At one time in New England history, to be on the map as a community meant being incorporated into the region’s rail network. The iron rail coiled, twined, and netted the region, and from the New York border with Connecticut to Maine; we had modern ( for 1900) and replete public transportation.
Beyond the railroad, there were the interurban street car lines. Using those, you could almost span New England on the cost of a ticket and transfers. I was told of one man who worked in Waltham, Massachusetts, and came home to suburban Portland for weekends.
I’m not sure I’d like his commute, but I marvel at how you could meander about the landscape of the cities and countryside without a car.
This transportation infrastructure was largely abandoned by the end of the twentieth century. Formal abandonments allowed the remaining railroads to pull up rails and turn away from communities. Abandoned factories, grass growing over old tracks; all this formed a sort of pathological appearance to a post industrial New England where the bones of history was left in place, and never removed. So, the old transportation corridors remained, grown up in weeds, and eventually reverting to woodlands, marsh, and meadows.
Eventually, groups came together to convert these abandoned lines into rail trails. Many of these exist in my area, and my wife and I have regularly hiked them. Last year this was part of my physical therapy before my hip surgery. Soon, walking them will become part of my post-operative physical therapy as I recondition my body to move with the new replacement hip.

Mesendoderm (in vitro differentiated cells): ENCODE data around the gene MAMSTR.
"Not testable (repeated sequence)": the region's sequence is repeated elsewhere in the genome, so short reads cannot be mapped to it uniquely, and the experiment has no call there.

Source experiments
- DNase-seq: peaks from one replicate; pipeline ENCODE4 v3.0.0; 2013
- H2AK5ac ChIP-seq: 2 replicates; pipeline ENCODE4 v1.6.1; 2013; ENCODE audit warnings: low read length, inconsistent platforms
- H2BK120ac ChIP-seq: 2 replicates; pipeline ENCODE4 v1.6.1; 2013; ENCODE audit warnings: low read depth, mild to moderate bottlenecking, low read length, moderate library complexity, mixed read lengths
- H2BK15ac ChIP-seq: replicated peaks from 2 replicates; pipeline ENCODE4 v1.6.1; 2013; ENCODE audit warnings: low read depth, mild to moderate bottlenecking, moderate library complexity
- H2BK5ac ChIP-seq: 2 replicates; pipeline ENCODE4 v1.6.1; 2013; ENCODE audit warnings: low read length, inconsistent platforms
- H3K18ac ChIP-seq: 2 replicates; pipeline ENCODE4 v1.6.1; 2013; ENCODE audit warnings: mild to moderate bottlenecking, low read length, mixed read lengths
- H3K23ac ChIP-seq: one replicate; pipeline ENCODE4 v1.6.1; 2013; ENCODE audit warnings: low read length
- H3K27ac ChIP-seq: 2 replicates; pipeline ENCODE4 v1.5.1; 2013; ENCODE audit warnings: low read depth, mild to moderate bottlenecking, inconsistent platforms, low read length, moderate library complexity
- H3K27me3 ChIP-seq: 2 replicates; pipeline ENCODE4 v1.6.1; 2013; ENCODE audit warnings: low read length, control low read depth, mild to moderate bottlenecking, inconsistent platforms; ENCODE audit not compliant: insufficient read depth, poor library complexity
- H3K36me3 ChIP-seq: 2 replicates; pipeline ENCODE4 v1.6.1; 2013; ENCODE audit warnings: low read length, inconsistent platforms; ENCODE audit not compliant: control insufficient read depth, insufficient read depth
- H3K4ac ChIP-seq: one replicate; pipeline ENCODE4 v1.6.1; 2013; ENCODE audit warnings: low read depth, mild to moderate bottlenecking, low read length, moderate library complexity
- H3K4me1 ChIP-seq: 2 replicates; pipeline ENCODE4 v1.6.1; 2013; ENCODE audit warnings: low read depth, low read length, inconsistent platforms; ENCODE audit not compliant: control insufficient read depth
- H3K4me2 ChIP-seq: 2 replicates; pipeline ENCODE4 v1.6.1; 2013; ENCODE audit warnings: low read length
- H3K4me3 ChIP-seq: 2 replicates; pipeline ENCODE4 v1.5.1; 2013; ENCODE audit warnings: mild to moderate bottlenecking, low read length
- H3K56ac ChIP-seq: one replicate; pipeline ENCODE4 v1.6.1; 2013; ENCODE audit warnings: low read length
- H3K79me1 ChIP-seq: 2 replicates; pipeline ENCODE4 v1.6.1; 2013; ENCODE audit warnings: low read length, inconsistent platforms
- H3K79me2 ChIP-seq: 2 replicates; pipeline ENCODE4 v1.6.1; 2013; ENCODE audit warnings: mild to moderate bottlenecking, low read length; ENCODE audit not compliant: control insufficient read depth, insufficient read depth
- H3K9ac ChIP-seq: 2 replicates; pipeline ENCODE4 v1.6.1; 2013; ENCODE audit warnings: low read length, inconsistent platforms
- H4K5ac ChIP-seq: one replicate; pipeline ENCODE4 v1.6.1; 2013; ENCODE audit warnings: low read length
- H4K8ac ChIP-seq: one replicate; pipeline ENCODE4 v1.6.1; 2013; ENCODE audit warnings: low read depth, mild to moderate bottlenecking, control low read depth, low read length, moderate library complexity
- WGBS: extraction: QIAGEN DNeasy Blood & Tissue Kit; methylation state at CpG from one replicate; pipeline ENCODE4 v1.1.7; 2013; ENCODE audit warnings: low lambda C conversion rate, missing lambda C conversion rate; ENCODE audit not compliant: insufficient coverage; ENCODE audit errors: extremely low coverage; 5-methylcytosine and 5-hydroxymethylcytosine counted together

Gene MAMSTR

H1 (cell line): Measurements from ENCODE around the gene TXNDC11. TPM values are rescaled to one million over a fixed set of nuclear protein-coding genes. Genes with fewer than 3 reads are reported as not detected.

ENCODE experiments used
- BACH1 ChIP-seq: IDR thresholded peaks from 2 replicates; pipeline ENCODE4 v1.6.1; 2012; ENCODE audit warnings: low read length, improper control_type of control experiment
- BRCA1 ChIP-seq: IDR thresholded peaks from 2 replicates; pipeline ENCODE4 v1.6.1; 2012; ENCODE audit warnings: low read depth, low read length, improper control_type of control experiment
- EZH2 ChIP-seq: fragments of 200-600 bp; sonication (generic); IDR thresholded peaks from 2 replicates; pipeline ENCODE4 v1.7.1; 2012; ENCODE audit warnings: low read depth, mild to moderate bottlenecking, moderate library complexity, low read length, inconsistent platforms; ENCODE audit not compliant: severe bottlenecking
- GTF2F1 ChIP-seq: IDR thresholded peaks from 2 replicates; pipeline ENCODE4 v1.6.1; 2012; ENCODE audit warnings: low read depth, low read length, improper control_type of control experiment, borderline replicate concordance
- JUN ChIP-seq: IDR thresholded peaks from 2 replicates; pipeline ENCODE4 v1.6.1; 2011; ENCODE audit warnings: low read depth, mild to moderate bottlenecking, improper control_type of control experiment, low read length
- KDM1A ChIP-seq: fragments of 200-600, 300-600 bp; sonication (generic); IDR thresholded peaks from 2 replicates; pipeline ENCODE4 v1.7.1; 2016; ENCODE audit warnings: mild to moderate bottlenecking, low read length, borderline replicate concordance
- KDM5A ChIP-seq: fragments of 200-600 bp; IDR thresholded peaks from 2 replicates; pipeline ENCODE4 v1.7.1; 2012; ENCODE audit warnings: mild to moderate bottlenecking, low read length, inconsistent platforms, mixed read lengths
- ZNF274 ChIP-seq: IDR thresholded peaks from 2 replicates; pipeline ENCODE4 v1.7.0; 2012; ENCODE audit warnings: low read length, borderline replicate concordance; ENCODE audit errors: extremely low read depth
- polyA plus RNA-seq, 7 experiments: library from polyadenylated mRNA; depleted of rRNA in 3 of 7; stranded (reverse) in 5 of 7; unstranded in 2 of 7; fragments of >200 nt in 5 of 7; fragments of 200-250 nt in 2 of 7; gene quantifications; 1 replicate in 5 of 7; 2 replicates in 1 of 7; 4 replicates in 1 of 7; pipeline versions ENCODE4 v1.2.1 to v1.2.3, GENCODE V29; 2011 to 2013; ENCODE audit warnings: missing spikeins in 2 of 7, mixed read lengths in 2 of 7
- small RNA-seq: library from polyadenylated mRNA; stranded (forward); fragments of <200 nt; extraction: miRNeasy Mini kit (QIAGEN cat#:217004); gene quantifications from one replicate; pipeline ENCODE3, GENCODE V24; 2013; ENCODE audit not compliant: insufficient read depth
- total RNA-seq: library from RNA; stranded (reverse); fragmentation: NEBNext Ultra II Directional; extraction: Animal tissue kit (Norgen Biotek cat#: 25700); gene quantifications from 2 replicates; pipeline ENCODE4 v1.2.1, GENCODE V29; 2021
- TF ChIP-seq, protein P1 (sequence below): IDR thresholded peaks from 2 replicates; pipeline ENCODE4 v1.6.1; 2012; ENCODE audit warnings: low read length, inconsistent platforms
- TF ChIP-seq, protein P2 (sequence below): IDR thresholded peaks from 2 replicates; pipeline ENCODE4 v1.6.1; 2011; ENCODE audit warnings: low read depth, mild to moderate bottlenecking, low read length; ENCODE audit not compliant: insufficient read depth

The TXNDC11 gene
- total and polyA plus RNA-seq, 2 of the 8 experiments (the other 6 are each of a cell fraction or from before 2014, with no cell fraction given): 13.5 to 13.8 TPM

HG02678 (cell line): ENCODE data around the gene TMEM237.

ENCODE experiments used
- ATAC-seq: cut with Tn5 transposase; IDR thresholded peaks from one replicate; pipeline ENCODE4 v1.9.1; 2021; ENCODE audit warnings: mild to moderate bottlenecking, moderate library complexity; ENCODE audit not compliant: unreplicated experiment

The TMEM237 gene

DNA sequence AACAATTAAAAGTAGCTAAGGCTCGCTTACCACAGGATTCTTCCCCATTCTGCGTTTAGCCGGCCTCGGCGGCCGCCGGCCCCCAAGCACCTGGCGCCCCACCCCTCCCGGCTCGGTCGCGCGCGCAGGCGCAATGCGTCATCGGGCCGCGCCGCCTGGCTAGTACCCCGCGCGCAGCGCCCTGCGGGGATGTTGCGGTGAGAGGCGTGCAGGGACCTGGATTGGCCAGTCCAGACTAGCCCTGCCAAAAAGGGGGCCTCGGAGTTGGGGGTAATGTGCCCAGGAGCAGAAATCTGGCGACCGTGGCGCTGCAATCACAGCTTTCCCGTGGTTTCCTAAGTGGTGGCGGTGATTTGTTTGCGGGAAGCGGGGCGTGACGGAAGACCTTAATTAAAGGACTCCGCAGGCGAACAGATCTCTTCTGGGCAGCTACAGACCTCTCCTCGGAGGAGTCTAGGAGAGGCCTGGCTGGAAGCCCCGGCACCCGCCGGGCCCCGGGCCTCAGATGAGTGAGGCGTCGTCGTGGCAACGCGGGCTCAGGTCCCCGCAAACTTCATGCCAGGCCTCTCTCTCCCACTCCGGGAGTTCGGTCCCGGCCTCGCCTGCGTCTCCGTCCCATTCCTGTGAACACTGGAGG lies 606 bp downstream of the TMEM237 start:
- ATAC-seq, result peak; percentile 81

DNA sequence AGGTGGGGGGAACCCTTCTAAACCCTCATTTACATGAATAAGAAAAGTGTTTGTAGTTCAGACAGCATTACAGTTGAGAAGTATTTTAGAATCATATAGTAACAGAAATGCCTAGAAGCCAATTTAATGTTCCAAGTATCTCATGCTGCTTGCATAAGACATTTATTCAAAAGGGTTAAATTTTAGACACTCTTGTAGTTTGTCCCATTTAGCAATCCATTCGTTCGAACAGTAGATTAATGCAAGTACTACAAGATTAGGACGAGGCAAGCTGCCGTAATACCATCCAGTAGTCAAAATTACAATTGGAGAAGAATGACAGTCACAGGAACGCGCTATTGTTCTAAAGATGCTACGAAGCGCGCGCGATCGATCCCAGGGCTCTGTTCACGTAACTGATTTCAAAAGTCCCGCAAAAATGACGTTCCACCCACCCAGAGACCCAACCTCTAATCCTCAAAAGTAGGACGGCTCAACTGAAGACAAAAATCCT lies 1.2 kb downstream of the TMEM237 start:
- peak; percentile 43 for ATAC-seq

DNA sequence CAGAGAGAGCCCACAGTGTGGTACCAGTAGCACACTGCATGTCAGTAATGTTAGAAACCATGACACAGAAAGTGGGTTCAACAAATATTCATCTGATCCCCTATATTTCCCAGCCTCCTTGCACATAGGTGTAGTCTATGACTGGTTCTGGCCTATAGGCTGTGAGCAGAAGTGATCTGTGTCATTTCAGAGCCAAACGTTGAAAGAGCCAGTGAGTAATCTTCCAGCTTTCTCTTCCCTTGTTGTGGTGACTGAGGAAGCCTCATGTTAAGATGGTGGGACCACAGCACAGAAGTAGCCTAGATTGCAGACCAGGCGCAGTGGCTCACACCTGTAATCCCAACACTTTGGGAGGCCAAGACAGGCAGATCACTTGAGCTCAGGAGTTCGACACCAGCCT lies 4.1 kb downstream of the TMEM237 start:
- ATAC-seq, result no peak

The old railroads measured and laid out their routes for the greatest energy economy possible. Grades were the enemy; you consumed fuel, fuel costs money, and money spent meant less profit. As a result, while they meander, most rail trails are either level, in cuts, or on elevations that keep the grade gradual. Perfect for walking and biking.
This fall, I’ll hit the trail for leaf peeping. I’ll snowshoe across meadows in winter, and in spring, I’ll hunt early wildflowers along old embankments—all within seven miles of where I live. And in the trail left by the old steel rails of the railroad.